- Add the outstanding balance of prepaid rent or subtract the cumulative remaining deferred rent
- Add initial direct costs
- Subtract lease incentives paid at or before lease commencement
The ROU asset and lease liability should be equal for simple leases upon lease commencement. That is, if a company doesn’t have any initial direct costs, prepaid or deferred rent, or any lease incentives, then the ROU asset and lease liability will be equal at the time of lease commencement.
If you are unsure about any of the inputs required to calculate an ROU under ASC 842, here are some definitions and examples for clarification:
Initial Direct Costs: A lessee’s initial direct costs are the incremental costs that occur in the process of obtaining a lease. This includes:
- Legal fees paid toward the origination of the lease
- Costs related to negotiating lease terms
- Costs associated with arranging collateral
The following costs cannot be considered initial direct costs:
- Internal overhead costs, such as sales and marketing
- Costs related to evaluating a lessee’s financial condition costs associated with obtaining offers for potential leases
Prepayments and Incentives: Any payments made to the lessor before lease commencement are added to the ROU asset. The lessor may offer incentives to the lessee to sign a lease agreement. These incentives include:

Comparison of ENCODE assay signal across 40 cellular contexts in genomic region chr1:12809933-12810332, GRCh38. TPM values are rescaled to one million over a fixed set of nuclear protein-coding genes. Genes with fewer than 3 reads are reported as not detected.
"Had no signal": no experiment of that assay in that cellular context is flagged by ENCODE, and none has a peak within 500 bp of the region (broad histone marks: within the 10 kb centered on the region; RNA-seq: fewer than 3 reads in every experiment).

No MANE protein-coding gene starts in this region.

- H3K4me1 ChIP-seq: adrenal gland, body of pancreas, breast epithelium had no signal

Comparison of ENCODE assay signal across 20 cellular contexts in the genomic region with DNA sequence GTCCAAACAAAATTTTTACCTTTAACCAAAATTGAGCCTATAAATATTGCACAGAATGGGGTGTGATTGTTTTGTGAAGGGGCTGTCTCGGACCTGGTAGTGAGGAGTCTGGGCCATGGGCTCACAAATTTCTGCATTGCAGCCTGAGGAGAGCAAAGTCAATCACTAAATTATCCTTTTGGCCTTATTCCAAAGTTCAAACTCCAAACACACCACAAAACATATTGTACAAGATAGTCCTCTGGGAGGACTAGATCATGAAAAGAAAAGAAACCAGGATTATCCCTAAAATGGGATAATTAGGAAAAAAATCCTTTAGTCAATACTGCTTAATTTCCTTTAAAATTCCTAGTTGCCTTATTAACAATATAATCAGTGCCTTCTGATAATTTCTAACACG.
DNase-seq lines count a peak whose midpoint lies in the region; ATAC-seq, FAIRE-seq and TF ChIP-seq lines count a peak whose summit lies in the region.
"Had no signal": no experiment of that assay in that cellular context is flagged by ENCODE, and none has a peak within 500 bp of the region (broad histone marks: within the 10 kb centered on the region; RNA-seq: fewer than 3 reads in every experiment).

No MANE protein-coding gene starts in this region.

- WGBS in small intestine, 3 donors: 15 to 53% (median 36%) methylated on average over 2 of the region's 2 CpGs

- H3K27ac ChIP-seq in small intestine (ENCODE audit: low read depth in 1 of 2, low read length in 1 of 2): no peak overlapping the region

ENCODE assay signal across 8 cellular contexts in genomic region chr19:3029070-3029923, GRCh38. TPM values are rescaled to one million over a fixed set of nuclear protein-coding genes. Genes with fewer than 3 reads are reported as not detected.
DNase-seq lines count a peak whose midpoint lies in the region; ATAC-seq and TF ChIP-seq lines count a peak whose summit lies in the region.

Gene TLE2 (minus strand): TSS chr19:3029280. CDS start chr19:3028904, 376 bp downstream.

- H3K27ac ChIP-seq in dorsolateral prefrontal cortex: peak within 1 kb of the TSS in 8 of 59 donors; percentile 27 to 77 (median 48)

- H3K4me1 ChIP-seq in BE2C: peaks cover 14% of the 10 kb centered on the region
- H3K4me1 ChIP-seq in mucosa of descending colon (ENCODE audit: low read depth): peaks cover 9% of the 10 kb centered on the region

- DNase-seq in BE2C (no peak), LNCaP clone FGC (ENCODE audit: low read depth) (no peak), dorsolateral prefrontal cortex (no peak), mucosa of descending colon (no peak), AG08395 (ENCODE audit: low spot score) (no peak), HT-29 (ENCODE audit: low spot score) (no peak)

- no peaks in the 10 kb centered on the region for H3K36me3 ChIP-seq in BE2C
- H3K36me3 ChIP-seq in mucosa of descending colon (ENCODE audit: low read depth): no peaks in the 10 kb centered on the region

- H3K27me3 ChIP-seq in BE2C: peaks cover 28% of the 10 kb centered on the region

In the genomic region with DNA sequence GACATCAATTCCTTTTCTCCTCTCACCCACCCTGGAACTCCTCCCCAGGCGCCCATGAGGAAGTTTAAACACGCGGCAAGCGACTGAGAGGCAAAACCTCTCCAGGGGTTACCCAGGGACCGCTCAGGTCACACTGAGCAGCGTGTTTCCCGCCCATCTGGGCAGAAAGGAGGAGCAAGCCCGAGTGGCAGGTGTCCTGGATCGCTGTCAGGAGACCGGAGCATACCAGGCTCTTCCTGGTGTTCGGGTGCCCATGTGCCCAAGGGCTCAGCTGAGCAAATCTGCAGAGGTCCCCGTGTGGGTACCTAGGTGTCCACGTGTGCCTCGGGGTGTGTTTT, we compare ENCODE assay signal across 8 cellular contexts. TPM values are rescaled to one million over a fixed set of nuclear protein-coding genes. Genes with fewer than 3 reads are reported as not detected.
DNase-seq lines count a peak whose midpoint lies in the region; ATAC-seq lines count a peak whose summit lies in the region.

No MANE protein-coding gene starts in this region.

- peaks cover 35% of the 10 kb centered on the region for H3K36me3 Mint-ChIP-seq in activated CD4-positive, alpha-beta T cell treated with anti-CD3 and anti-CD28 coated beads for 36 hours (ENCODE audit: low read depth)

- Payments made to (or on behalf of) the lessee in relation to a lease
- A lessor incurring costs on behalf of the lessee, such as assuming a lessee’s pre-existing third-party lease
The ROU Asset Under IFRS 16
As mentioned above, IFRS 16 does not distinguish between operating and finance leases. A single approach to lease accounting is applied, and after adopting the standard, all leases are reported as finance leases.
These finance leases are capitalized and recognized on the balance sheet as assets and liabilities unless the lease contract qualifies for any exemptions laid out in the standard.
As with ASC 842, IFRS 16 refers to the leased asset as the ROU asset. This standard’s method for calculating the ROU asset is slightly different than what is defined in ASC 842.
How to Calculate the ROU Asset Under IFRS 16
To calculate the ROU asset in IFRS 16, start with the initial amount of the lease liability, then:
- Add the total payments made at or before the lease commencement date